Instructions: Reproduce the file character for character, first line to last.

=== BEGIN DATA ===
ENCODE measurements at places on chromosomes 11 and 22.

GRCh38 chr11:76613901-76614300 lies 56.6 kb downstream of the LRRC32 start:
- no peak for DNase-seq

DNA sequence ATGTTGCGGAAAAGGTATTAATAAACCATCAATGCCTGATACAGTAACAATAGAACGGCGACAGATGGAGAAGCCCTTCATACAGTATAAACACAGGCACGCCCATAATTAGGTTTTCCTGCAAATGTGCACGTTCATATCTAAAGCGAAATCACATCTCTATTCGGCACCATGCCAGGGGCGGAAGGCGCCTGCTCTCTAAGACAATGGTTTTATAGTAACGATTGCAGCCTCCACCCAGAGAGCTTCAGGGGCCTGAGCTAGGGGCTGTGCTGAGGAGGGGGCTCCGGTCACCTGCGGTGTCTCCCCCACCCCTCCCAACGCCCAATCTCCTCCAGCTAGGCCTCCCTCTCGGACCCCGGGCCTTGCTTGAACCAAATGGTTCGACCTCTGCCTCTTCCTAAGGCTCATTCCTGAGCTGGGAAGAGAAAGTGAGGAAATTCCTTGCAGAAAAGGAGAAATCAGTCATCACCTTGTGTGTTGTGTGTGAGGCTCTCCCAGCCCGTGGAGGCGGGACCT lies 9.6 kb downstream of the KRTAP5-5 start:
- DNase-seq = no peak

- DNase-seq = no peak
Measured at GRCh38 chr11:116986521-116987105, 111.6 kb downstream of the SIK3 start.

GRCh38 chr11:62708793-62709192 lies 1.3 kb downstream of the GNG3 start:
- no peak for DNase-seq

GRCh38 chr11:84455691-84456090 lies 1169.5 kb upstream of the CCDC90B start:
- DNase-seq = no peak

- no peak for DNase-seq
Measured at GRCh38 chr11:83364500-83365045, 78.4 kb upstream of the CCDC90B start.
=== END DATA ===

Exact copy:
ENCODE measurements at places on chromosomes 11 and 22.

GRCh38 chr11:76613901-76614300 lies 56.6 kb downstream of the LRRC32 start:
- no peak for DNase-seq

DNA sequence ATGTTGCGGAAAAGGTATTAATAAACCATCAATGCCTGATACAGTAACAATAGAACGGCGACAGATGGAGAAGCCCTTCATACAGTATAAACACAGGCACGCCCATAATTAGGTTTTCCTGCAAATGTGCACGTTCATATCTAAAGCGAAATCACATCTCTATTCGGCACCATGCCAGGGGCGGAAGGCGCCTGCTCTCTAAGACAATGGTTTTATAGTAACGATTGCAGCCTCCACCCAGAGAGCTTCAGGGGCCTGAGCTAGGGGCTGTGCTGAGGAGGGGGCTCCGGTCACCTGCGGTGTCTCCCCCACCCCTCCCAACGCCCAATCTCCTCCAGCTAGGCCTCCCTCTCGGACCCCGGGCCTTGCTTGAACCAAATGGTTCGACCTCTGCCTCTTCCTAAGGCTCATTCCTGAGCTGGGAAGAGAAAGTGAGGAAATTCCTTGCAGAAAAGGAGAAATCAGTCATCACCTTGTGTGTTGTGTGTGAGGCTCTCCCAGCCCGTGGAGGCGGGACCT lies 9.6 kb downstream of the KRTAP5-5 start:
- DNase-seq = no peak

- DNase-seq = no peak
Measured at GRCh38 chr11:116986521-116987105, 111.6 kb downstream of the SIK3 start.

GRCh38 chr11:62708793-62709192 lies 1.3 kb downstream of the GNG3 start:
- no peak for DNase-seq

GRCh38 chr11:84455691-84456090 lies 1169.5 kb upstream of the CCDC90B start:
- DNase-seq = no peak

- no peak for DNase-seq
Measured at GRCh38 chr11:83364500-83365045, 78.4 kb upstream of the CCDC90B start.